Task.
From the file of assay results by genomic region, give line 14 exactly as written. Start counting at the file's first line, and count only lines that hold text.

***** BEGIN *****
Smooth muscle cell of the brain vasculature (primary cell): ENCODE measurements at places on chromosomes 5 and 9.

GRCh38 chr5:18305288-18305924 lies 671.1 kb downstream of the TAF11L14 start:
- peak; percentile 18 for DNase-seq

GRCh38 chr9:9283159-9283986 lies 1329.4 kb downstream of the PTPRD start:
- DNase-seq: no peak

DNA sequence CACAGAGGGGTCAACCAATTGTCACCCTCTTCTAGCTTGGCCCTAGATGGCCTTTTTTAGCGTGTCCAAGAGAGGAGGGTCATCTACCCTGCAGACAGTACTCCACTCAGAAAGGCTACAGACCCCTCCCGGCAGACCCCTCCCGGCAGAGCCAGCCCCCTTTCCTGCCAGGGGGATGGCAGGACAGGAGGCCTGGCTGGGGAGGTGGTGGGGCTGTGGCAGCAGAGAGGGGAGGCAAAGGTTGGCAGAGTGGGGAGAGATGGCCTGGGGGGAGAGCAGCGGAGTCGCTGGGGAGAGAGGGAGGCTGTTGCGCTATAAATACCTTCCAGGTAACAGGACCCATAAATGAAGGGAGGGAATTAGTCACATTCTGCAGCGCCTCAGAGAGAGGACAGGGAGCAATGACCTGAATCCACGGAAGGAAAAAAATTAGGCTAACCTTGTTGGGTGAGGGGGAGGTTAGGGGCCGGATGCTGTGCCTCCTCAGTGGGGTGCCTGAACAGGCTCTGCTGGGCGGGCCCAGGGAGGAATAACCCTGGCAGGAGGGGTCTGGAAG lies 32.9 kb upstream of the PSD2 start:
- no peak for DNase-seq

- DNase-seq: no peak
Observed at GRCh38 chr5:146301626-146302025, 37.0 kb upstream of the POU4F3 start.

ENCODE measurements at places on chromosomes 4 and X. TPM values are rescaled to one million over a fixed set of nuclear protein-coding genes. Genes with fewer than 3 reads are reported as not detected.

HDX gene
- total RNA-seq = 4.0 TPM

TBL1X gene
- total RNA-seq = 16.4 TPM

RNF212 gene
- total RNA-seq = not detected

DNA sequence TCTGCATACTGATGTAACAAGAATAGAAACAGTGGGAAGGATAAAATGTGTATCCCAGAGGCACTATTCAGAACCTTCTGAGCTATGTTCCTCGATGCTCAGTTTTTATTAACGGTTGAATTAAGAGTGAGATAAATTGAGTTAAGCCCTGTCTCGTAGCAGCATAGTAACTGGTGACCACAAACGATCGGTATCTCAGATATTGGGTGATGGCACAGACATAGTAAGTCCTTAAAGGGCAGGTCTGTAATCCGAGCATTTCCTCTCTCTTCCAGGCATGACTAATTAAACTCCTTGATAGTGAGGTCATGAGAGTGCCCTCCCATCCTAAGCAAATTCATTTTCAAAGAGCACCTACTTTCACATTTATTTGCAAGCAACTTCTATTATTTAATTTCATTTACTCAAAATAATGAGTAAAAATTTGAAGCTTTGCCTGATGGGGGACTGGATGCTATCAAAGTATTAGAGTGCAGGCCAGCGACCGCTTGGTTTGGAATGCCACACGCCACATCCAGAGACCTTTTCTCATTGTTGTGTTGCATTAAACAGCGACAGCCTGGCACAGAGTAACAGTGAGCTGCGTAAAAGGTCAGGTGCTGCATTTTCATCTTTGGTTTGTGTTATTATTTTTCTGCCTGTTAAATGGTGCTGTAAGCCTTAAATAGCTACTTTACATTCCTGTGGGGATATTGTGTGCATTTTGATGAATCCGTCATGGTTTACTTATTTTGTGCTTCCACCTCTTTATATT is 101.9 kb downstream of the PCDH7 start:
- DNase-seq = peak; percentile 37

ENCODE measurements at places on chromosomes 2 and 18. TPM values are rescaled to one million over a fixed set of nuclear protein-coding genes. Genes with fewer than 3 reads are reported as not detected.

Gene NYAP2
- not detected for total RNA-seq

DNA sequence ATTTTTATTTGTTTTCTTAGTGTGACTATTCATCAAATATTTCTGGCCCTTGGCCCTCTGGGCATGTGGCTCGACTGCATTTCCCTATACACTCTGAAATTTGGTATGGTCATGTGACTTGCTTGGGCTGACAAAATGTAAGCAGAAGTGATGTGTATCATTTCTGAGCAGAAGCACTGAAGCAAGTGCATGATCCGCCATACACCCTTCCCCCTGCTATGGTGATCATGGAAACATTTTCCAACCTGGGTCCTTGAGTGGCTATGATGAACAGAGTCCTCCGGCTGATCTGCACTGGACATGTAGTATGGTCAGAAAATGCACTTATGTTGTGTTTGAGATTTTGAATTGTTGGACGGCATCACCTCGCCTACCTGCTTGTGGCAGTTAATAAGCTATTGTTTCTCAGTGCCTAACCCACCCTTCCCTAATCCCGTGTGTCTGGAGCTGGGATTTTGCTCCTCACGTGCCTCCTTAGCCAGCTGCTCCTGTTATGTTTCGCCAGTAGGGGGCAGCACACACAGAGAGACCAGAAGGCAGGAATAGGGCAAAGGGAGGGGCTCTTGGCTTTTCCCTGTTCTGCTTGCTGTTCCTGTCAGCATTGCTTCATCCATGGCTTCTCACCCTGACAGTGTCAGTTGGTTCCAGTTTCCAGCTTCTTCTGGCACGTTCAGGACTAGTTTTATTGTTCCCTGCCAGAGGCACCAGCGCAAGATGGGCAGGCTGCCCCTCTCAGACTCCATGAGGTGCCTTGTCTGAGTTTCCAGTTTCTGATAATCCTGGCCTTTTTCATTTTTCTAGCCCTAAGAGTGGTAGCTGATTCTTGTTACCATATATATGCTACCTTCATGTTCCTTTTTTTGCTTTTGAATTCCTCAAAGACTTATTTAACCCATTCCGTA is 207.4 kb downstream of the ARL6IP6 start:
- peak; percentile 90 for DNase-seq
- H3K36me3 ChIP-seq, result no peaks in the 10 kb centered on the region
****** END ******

- total RNA-seq = 16.4 TPM